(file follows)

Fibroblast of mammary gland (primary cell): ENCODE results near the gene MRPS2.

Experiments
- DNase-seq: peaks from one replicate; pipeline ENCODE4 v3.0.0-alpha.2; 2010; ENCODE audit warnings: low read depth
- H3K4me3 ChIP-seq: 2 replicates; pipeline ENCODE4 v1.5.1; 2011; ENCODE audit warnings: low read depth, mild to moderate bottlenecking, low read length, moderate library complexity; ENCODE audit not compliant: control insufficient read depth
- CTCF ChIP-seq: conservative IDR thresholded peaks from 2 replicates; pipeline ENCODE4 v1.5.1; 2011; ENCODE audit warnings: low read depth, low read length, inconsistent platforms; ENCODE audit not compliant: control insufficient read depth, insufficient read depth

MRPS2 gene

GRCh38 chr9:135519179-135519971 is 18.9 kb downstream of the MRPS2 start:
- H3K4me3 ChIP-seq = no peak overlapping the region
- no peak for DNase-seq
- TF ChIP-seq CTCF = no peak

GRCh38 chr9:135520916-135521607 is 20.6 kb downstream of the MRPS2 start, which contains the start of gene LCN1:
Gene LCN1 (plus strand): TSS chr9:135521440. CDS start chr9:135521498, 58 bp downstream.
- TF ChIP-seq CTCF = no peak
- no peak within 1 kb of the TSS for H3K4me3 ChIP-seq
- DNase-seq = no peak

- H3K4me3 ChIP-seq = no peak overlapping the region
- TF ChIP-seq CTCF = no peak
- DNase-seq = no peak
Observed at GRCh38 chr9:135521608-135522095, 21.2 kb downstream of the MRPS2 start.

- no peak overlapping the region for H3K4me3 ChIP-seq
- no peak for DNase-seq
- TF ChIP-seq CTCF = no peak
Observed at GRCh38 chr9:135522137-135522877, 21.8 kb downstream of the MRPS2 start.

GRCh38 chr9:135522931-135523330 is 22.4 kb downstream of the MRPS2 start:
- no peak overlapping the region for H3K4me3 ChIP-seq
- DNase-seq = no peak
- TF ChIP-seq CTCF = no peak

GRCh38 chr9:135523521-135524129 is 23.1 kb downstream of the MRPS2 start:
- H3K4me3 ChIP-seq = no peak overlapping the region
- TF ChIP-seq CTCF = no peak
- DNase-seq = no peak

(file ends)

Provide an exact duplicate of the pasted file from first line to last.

Fibroblast of mammary gland (primary cell): ENCODE results near the gene MRPS2.

Experiments
- DNase-seq: peaks from one replicate; pipeline ENCODE4 v3.0.0-alpha.2; 2010; ENCODE audit warnings: low read depth
- H3K4me3 ChIP-seq: 2 replicates; pipeline ENCODE4 v1.5.1; 2011; ENCODE audit warnings: low read depth, mild to moderate bottlenecking, low read length, moderate library complexity; ENCODE audit not compliant: control insufficient read depth
- CTCF ChIP-seq: conservative IDR thresholded peaks from 2 replicates; pipeline ENCODE4 v1.5.1; 2011; ENCODE audit warnings: low read depth, low read length, inconsistent platforms; ENCODE audit not compliant: control insufficient read depth, insufficient read depth

MRPS2 gene

GRCh38 chr9:135519179-135519971 is 18.9 kb downstream of the MRPS2 start:
- H3K4me3 ChIP-seq = no peak overlapping the region
- no peak for DNase-seq
- TF ChIP-seq CTCF = no peak

GRCh38 chr9:135520916-135521607 is 20.6 kb downstream of the MRPS2 start, which contains the start of gene LCN1:
Gene LCN1 (plus strand): TSS chr9:135521440. CDS start chr9:135521498, 58 bp downstream.
- TF ChIP-seq CTCF = no peak
- no peak within 1 kb of the TSS for H3K4me3 ChIP-seq
- DNase-seq = no peak

- H3K4me3 ChIP-seq = no peak overlapping the region
- TF ChIP-seq CTCF = no peak
- DNase-seq = no peak
Observed at GRCh38 chr9:135521608-135522095, 21.2 kb downstream of the MRPS2 start.

- no peak overlapping the region for H3K4me3 ChIP-seq
- no peak for DNase-seq
- TF ChIP-seq CTCF = no peak
Observed at GRCh38 chr9:135522137-135522877, 21.8 kb downstream of the MRPS2 start.

GRCh38 chr9:135522931-135523330 is 22.4 kb downstream of the MRPS2 start:
- no peak overlapping the region for H3K4me3 ChIP-seq
- DNase-seq = no peak
- TF ChIP-seq CTCF = no peak

GRCh38 chr9:135523521-135524129 is 23.1 kb downstream of the MRPS2 start:
- H3K4me3 ChIP-seq = no peak overlapping the region
- TF ChIP-seq CTCF = no peak
- DNase-seq = no peak